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Do you give a Gonski?

Friday, August 31, 2012

Gonski is in the news again with the politicians are fighting it out over who is the most generous party when it comes to school funding. Julia Gillard has said that no school will be disadvantaged by the new system based on the Gonski Report and that in fact all schools will get increased funding. Tony Abbott is trying to match this so his party doesn't lose votes over the issue. An implementation of the Gonski funding reforms would cost around $6.5 billion at current estimates. The way the main parties are talking about it, it could cost a lot more. If no one is going to be disadvantaged, why not leave the system alone?

Education is such an important issue in Australia that it should not be an argument in party political terms. Education should be a bipartisan issue. The parties should stop bickering and put the good of the country ahead of party political advantage. That may be a vain hope but it is what is needed.

Most people agree that all schools should get some base funding and that there should be a supplementation of this on the basis of socio-economic need since that has been established as the main disadvantage in children's education, at least on the academic level. Of course, more money alone won’t improve academic performance.

The main problem with the way the Government plans to implement Gonski seems to be that the they are intent on extracting even more information from schools with such measures as value-adding. These measures will simply distract more attention away from teaching and put it more onto reporting and massaging the figures so schools don’t lose funding. Governments need to get out of the way and let schools do what they do best, which is teach children.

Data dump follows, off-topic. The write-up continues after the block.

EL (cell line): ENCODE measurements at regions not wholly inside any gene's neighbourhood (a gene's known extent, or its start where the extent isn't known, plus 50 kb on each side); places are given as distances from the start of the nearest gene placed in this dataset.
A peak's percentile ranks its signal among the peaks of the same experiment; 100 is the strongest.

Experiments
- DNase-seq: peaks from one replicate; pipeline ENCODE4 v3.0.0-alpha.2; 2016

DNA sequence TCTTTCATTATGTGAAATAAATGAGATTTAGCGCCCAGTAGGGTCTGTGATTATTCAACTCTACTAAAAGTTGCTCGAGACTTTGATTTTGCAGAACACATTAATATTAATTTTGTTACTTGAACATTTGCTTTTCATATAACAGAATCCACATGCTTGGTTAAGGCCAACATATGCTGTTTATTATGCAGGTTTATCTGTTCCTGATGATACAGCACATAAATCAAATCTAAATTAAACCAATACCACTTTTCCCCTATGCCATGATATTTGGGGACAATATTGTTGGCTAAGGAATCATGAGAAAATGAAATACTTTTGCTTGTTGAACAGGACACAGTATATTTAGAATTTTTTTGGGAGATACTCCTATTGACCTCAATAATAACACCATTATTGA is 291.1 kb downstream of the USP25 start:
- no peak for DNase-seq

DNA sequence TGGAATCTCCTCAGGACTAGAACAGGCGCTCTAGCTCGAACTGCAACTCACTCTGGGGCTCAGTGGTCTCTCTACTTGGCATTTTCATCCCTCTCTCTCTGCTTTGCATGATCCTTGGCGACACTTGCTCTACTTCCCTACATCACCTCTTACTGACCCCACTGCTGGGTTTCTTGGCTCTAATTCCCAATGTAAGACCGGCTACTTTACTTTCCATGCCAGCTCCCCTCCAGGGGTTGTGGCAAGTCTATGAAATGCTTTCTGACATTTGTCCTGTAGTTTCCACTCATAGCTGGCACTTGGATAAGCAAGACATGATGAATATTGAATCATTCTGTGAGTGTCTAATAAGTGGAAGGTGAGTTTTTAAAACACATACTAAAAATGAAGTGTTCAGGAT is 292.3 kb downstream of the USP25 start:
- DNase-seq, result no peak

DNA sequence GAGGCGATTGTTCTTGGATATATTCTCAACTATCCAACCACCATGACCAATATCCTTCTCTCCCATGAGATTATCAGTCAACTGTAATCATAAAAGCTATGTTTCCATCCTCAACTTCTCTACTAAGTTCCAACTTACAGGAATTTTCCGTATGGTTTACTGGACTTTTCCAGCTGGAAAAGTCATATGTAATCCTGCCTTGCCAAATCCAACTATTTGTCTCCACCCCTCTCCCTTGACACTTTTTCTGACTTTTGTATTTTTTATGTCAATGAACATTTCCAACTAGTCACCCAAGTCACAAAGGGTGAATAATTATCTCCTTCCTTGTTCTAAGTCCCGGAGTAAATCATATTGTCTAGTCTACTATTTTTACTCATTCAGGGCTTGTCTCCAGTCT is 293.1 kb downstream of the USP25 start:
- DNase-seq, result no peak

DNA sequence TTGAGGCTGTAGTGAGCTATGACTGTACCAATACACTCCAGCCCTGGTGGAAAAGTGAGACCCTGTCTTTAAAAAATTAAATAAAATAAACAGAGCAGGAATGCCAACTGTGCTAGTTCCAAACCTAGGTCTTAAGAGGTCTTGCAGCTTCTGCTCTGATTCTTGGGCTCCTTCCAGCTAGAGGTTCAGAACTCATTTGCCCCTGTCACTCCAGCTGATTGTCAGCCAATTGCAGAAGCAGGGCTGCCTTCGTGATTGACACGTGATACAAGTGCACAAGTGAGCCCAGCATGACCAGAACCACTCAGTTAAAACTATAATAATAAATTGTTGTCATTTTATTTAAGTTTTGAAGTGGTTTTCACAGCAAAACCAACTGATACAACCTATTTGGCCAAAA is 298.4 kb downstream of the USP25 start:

Is Education Reform Just About Money?

Monday, April 16, 2012

“Wealth the key to school success!” the headline shouted in a major education story this week. The story showed that the top performing schools in the national literacy and numeracy (NAPLAN) tests were from the country's wealthiest areas. On the one hand, it is surely no surprise that areas of socioeconomic advantage also have educational advantage. On the other hand, if this evidence is used to make the case to throw more money at low achieving schools in low SES areas it won't necessarily solve the problem.

Even within our own area there are significant differences in NAPLAN performances and in the socioeconomic background of parents in the different schools. I did a quick search of the new ‘Your School’ website on Warwick’s postcode of 4370 and it instantly gave me a list of Warwick schools to compare.

However, even though the concern is apparently about wealth inequalities, the measure used to indicate social inequality, the Index of Community Socio-Educational Advantage (ICSEA) does not include a measure of parent income.

So there are schools with lesser or greater disadvantage in their students’ backgrounds, but what is the best way to address this? Can you really expect schools to reverse all the effects of social disadvantage?

Where governments can make a difference in school performance is to continually work towards enhancing the quality of teachers and placing good teachers in low SES areas. Teachers, at a minimum, need greater emphasis on literacy and numeracy in the pre-service courses. However, teachers also need better training in how to really inspire young people through the impact of their own character and teachers also need input on how to reach out to and engage with parents so they can support their children's learning and growth. Neither of these important aspects are significant parts of current teacher training courses.

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